By Kim Corriher
Ohio University's Women's Studies program is getting ready for a small but meaningful change.
Effective this fall, the program will be known as Women's and Gender Studies, a modification acknowledging the varied nature of the program's curriculum over the past few years. The University Curriculum Council approved the change in January.
"We are making the change because (the new name) better reflects our work," said program Director Judith Grant, who discussed the development during Thursday's weekly Brown Bag event at the Women's Center. "Our work is not just about women or a woman's view. Areas and topics such as men and masculinity, queer studies, transgender studies are all addressed in our work. We want to make sure that is appropriately reflected."
Only the titles of the program and some of its courses will change at this point, Grant said, although a continuing evolution is inevitable.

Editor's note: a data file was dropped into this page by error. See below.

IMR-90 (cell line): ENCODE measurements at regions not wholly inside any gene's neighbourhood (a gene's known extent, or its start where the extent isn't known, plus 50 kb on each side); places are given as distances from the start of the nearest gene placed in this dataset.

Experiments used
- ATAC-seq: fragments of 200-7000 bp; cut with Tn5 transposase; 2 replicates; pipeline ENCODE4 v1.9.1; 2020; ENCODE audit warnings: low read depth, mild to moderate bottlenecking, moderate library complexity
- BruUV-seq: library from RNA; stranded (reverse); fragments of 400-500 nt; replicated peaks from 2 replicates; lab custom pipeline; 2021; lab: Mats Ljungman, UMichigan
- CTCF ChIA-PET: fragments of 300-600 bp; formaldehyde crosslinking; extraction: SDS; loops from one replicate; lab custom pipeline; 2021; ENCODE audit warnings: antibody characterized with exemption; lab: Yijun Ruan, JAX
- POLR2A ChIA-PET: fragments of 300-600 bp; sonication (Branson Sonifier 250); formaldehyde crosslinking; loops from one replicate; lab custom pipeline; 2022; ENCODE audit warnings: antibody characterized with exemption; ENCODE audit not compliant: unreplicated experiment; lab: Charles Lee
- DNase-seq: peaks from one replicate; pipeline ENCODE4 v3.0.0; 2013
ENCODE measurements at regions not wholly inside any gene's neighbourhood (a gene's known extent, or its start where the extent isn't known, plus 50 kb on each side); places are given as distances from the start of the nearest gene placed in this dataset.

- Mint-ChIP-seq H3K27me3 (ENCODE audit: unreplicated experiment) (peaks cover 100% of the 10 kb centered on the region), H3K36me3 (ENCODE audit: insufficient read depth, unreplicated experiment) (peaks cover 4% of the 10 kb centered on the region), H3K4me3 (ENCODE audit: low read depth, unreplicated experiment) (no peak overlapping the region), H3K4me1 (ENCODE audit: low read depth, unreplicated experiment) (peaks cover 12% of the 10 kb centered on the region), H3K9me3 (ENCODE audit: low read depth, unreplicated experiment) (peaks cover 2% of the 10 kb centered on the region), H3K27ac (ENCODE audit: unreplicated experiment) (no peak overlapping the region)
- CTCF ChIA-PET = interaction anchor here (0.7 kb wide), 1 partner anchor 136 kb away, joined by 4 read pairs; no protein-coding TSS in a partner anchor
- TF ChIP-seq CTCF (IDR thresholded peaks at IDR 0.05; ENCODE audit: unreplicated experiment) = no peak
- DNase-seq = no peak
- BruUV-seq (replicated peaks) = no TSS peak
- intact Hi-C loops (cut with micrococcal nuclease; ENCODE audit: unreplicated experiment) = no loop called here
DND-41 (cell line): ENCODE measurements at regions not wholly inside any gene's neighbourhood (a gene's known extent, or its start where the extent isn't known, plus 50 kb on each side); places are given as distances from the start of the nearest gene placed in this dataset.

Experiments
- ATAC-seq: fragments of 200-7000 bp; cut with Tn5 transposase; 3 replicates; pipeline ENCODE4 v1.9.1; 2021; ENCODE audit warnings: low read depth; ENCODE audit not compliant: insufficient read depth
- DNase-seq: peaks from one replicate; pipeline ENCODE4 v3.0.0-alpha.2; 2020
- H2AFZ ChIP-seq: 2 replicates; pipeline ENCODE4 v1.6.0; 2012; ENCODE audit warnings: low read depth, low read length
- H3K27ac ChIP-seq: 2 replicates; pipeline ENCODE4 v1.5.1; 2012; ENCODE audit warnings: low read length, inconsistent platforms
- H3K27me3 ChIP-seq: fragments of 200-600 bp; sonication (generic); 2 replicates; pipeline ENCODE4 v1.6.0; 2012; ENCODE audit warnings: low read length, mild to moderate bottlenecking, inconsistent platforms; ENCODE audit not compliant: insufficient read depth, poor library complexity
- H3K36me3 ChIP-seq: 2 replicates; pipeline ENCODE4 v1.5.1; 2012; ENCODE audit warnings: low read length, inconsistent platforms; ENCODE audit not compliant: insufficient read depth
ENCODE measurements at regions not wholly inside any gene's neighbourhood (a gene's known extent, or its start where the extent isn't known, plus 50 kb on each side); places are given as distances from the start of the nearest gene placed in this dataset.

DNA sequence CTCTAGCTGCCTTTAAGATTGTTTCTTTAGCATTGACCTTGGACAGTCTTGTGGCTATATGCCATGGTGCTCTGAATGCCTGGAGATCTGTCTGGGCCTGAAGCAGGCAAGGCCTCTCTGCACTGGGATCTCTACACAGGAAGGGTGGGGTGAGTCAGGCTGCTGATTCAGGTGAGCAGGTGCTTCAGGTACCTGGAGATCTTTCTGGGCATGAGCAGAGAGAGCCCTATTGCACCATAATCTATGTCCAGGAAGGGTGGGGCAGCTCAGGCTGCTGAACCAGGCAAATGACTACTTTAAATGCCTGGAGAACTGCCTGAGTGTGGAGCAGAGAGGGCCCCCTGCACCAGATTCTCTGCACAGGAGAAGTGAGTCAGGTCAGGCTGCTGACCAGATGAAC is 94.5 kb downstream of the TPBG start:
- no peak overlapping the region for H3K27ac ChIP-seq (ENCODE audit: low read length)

"I predict that the program will expand and change, but that is the nature of every program on an academic campus," she said. "For now, we are just figuring out how those changes will happen and what those changes may be."
Grant said she and other faculty members are interested in one day seeing the program become a department. This would allow it to control its own faculty or budget lines rather than "borrow" faculty from other departments. (Grant herself is a member of the political science department.) It also would allow students to minor in women's and gender studies; currently, the program offers a major and a certificate.
While the decision to change the program's name may seem small, it wasn't taken lightly, Grant said. Discussions took place over more than a year's time and focused on the need to represent all work occurring within the program as well as recognize the roots of women's studies curriculum at institutions nationwide.
"Women's studies is a unique academic area because, like many ethnic studies, it is linked to a political movement," Grant said. "Women's studies was a way to bring women into the cannon and the rhetoric of the university ... to insert women into areas such as business, history and language studies.
"We want to honor that," she said. "but also to acknowledge the direction in which we are headed."